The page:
We recommend you speak to an expert if you are looking to get a Woolaway bungalow mortgage whether or not the property has been renovated, as many of these products are not available on the open market: we work with several advisors with experience in this area, so call us on 0808 189 2301 or make an enquiry if you want to explore the options.

Colt bungalows

A Colt bungalow is a type of ‘flat packed’ property built around a timber frame, which is often used in self-build projects. Unlike Woolaways, these bungalows are quite energy-efficient and easy to heat, and some are sold as ‘eco homes’. Some are completely built from timber, while others have a solid brick ‘skin’.

Getting a Colt bungalow mortgage

Thinking of buying a Colt bungalow? In the right circumstances, the advisors we work with can help you get a reasonable mortgage deal on a home of this type, potentially without being limited to specialist lenders. While timber framed properties are seen as non-standard construction by many providers, more are being built due to their sustainability, and they’re increasingly popular with buyers.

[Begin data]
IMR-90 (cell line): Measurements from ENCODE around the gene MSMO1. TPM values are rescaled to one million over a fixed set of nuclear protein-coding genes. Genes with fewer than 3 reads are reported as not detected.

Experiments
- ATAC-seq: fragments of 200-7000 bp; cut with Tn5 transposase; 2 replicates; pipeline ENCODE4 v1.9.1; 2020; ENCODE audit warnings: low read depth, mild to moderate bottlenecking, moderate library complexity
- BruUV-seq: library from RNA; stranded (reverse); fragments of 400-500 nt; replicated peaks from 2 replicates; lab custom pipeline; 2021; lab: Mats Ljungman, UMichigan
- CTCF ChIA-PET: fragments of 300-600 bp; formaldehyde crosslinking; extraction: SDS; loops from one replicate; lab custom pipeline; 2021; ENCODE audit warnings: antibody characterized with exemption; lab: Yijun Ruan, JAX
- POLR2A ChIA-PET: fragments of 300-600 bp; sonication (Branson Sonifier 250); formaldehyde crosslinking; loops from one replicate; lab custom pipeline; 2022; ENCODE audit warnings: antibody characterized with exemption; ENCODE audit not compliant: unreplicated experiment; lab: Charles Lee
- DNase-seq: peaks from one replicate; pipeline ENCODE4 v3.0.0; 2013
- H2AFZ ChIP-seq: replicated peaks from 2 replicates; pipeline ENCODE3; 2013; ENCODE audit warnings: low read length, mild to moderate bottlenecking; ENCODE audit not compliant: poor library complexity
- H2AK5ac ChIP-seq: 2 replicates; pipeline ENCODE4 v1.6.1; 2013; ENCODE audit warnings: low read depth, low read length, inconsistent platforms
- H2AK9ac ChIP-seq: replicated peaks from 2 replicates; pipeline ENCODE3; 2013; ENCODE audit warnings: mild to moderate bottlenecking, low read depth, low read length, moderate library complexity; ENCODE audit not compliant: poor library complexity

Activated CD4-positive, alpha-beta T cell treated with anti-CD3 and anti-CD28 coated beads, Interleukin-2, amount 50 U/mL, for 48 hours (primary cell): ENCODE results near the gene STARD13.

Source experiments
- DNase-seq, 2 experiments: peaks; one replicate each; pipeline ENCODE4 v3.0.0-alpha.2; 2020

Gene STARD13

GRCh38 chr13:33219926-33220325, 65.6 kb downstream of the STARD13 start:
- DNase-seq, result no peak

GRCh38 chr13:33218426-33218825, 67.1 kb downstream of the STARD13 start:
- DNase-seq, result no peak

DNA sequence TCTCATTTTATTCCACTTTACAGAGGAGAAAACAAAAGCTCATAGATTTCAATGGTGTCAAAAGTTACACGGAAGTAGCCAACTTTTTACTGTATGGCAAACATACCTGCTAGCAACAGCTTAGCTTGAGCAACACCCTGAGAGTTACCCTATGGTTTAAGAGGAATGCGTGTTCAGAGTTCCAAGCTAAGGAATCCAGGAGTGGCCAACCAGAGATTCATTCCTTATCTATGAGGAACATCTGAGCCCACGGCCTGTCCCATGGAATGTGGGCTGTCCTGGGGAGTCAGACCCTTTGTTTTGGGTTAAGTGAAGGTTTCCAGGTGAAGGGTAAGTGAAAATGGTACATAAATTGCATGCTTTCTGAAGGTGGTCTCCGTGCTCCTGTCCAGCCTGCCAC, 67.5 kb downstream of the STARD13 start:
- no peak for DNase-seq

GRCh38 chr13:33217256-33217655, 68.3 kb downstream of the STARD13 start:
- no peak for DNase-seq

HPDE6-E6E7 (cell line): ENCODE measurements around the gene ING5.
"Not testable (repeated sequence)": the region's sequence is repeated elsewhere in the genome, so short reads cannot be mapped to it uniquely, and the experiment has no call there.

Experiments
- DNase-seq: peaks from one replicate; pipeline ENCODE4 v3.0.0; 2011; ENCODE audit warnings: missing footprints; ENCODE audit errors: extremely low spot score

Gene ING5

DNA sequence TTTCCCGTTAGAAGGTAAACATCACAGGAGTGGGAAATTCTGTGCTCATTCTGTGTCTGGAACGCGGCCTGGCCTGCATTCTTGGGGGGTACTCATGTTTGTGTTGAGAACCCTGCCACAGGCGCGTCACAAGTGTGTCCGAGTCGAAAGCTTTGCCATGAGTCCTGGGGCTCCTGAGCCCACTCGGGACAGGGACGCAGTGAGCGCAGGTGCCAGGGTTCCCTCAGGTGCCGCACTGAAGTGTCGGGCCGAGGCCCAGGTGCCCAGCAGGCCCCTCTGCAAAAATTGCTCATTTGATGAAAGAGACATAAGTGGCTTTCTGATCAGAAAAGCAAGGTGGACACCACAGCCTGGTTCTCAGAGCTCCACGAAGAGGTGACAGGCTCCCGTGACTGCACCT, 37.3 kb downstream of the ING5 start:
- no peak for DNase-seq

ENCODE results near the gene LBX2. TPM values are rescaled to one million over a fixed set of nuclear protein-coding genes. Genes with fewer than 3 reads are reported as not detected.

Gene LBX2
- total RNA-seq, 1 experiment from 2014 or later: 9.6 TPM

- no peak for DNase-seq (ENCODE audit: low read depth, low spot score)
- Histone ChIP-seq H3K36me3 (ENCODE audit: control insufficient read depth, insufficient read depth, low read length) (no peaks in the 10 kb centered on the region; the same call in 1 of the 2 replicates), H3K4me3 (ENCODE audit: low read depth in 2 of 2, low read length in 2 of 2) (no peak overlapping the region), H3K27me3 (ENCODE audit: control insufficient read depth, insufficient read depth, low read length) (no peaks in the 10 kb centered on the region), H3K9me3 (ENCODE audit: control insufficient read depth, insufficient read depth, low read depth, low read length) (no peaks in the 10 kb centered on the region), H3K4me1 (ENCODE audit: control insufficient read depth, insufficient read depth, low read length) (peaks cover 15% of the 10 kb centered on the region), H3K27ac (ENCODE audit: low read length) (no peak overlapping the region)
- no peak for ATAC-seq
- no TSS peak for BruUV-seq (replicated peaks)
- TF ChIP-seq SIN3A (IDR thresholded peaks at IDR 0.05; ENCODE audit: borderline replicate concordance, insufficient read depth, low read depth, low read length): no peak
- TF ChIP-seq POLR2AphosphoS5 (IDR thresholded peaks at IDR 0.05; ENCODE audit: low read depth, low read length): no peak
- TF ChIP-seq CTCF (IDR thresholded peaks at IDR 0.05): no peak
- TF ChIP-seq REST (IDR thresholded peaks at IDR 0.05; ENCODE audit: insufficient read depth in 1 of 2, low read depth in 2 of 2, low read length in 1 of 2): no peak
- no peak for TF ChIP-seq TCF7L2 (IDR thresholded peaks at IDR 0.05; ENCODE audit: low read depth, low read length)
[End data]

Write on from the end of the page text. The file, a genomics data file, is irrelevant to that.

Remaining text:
If the bungalow has been built with a brick skin and to sufficient insulation standards, more lenders will be willing to make you an offer, however many will still exercise caution and rates may be higher than average. For Colt bungalows and other timber frame houses (such as ‘log cabins’) with completely wooden exteriors, a mortgage will be harder to come by and a specialist lender is advised; speak to an expert to get the best deal.

Dorran bungalows

Dorran houses are another type of prefabricated construction built in the post-war period, characterised by walls made from precast concrete panels that are supported with iron pins.

Getting a mortgage for a Dorran Bungalow

Like Woolaway bungalows and other ‘prefab’ style properties, Dorran homes can be difficult to mortgage with a mainstream lender, and unless the concrete has been replaced with standard bricks and a PRC certificate issued, they are usually considered unmortgageable: if you’re thinking of buying a Dorran Bungalow, we suggest you speak to an expert broker for mortgage advice.

You may find other examples of bungalows made from non-standard materials, and in these cases the same rules will apply when seeking a mortgage.

Buying a chalet bungalow or dormer

There are many more names for types of bungalow that simply refer to the architectural style, not the materials. ‘Chalet bungalow’ for example refers to a bungalow with upstairs bedrooms usually in a converted loft, and ‘dormer bungalow’ is the same but with dormer windows installed to create more space.

Buying a bungalow in a park

Another type of bungalow you might encounter is a ‘park home’ or lodge. Regardless of the type of construction, these properties cannot usually be mortgaged because the land is owned by a site owner who rents out space.